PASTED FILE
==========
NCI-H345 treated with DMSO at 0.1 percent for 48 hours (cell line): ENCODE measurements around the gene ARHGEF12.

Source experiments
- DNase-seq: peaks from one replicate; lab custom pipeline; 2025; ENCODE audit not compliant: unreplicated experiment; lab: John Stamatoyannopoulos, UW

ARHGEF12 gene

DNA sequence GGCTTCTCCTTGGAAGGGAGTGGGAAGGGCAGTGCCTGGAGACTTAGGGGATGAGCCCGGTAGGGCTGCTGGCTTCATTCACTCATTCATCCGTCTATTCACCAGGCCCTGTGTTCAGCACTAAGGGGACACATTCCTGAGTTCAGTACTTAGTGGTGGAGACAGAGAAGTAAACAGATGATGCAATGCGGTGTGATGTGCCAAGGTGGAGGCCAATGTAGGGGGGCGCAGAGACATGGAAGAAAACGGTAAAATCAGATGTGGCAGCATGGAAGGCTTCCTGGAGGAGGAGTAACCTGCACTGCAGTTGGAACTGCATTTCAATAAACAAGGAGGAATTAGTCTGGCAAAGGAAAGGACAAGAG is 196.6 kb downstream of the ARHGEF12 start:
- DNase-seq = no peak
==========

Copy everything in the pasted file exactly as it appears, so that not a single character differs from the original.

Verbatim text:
NCI-H345 treated with DMSO at 0.1 percent for 48 hours (cell line): ENCODE measurements around the gene ARHGEF12.

Source experiments
- DNase-seq: peaks from one replicate; lab custom pipeline; 2025; ENCODE audit not compliant: unreplicated experiment; lab: John Stamatoyannopoulos, UW

ARHGEF12 gene

DNA sequence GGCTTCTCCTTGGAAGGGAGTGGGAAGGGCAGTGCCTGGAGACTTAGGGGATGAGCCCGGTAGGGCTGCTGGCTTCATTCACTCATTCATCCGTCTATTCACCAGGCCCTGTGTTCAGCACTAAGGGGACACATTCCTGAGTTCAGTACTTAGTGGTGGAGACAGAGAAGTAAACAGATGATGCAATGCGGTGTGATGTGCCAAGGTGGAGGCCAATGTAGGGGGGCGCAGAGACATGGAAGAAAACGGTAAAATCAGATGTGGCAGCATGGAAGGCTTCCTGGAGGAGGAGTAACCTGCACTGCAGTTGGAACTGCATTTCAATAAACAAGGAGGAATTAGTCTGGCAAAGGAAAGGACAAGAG is 196.6 kb downstream of the ARHGEF12 start:
- DNase-seq = no peak